Oct. 12, 2012 at 3:09 PM ET
In a world full of feature-rich smartphones doubling as media players, the iPod Nano seems like a throwback to older days. But if you just want a tiny, well-designed stick of gum that plays your tunes and videos, it's your best bet.
Unlike the sixth-generation iPod Nano, the seventh-generation of Apple's itty-bitty media player isn't a square slab that doubles as a super-chunky watch. Instead it's a nod to the very first generation's design — tall and skinny. It has the biggest screen seen on an iPod Nano so far, one that Apple thinks is legit enough to watch movies and TV shows on. (It's 2.5 inches, so I beg to differ on that, but at least the video playback capability has returned to the Nano.)
While the Nano does have Bluetooth technology built in, it doesn't offer our most beloved wireless capability: Wi-Fi. You can't stream music straight from the cloud. You can't set it up without a computer. You can't randomly download songs on impulse as you walk down the street.
You're stuck tethering this thing to your computer whenever it needs a file refresh (even songs from iTunes in the Cloud) or a software update. But, hey — at least the new Lightning connector makes syncing a quicker task than ever.
The Nano's always been great for gym rats — and now it's even better. The FM capabilities mean that you can tune into a gym's funky ol' school TV system (and actually hear what's going on in the latest episode of "Girls") and its built-in pedometer and Nike+ support mean that you don't have to shell out an extra twenty bucks for a shoe sensor.
The Nano's featherlight anodized aluminum body will likely make you slide the device between your fingers, marveling at how something so aesthetically pleasing and dainty can possibly feel so solid. Perhaps this excellent physical design will even make you overlook the Nano's biggest drawback: Its old-school software.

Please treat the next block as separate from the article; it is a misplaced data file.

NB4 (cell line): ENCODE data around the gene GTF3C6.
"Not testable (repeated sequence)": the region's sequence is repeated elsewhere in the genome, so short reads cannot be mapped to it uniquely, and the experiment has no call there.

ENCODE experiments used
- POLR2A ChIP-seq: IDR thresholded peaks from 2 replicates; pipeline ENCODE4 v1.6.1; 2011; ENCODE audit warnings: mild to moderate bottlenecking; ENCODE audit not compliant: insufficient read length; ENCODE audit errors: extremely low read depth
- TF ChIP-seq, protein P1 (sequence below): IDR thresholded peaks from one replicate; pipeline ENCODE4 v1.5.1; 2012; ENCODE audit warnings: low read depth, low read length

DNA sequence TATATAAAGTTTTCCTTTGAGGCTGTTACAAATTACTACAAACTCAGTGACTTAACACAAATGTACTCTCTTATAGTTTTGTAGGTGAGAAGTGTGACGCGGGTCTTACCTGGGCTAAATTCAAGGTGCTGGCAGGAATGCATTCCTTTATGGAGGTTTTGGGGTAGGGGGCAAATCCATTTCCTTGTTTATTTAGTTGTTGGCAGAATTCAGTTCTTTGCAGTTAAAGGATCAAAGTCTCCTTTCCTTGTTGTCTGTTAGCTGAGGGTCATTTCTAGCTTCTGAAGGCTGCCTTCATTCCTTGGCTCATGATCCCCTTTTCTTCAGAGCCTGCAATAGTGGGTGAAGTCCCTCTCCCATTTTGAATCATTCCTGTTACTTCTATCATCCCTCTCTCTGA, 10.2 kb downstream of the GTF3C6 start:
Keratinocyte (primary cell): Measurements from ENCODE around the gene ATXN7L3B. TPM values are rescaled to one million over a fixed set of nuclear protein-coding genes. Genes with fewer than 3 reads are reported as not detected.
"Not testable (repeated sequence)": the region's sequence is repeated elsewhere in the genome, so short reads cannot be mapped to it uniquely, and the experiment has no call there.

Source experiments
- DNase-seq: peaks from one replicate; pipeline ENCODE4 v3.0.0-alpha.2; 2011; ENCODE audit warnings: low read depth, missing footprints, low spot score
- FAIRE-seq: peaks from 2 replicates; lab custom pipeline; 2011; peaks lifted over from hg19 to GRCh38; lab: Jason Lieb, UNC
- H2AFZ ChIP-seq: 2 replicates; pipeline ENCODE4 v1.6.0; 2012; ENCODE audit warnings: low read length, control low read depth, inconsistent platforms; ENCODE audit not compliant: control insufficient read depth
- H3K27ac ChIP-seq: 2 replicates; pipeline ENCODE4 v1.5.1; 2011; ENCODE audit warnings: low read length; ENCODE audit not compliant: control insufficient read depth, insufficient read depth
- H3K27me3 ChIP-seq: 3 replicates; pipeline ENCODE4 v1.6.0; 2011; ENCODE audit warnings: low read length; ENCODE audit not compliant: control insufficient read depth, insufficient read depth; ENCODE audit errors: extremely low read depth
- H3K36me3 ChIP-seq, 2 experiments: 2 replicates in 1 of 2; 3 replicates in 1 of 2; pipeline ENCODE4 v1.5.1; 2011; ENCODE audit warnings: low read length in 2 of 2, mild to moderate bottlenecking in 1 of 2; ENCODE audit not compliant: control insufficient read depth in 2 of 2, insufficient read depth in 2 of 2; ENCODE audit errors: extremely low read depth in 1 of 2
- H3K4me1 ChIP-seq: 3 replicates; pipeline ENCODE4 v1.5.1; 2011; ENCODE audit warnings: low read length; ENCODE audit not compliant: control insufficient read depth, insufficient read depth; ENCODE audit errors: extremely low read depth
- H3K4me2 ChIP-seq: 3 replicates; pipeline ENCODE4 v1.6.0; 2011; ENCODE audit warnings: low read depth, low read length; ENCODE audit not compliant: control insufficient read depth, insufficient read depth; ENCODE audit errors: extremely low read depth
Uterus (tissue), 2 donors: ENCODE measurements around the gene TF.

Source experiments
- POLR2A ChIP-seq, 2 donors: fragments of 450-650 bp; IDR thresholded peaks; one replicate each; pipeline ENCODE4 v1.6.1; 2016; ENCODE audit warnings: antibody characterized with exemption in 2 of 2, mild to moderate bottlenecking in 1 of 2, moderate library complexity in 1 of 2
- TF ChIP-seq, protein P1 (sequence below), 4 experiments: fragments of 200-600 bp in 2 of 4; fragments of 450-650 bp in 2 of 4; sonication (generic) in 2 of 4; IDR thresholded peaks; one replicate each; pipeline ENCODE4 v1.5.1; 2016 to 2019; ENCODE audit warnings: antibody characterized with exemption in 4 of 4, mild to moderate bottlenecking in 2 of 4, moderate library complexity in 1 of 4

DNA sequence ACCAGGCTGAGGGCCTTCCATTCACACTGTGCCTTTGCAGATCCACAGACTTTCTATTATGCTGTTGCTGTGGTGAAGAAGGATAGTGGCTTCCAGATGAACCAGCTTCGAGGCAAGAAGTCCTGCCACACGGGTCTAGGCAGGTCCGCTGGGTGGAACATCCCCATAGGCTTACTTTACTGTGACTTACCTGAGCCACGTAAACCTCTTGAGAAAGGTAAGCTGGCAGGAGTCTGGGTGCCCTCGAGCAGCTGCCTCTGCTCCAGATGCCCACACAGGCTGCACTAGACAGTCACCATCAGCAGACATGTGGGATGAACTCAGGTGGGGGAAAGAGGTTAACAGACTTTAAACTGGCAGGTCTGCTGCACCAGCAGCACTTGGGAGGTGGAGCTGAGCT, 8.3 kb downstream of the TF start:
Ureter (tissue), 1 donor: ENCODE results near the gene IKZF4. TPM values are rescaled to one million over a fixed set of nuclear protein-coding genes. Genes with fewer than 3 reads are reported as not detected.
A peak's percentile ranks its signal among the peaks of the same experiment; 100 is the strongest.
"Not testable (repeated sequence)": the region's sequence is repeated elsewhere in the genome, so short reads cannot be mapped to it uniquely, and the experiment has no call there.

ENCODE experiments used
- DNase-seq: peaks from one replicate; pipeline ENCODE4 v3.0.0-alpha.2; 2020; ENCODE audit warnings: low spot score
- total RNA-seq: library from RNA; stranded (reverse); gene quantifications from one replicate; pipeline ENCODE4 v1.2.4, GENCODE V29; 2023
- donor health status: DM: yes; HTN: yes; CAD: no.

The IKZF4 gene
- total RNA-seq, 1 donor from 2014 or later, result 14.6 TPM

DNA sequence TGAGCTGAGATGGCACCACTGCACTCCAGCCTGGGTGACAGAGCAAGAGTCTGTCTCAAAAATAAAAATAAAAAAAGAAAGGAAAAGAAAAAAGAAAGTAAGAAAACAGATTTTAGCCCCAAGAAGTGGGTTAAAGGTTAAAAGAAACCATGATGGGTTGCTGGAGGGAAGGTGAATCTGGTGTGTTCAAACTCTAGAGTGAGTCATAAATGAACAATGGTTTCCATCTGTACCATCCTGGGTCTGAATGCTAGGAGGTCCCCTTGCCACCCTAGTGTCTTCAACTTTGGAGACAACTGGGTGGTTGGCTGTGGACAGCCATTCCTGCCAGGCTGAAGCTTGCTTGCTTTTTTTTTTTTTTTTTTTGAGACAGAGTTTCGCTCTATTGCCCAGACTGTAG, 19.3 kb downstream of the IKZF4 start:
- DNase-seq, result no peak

Unlike its big brother, the iPod Touch, the Nano doesn't run a full-blown version of iOS. Instead it has its own, simple operating system. This means no extra apps or games. The Nano's interface does look and feel a lot like iOS at first touch swipe and tap though, but you'll quickly notice all the little missing details (like lengthy menus, consistent on-screen "back" buttons, and so on). You're basically getting a slightly slicker, breezier version of the interface seen on the square iPod Nano we've loved to hate in the prior two years.
By now you've noticed the pattern when it comes to the Nano: It does a couple of things well, but lacks any bells and whistles. That's really the takeaway. This thing's a great music player — the best one you'll encounter. For some, it might even be a great cheap little movie player (at least until the cost of buying and renting movies adds up). It has all the things you love about Apple's design without many extra thrills.
For $149, the Nano's a solid choice for folks who don't want to fuss around with a phone while in the gym or running around the city, for parents who want to pick up the equivalent of My First Media Player for their youngsters, and for those who just want to listen to some music.
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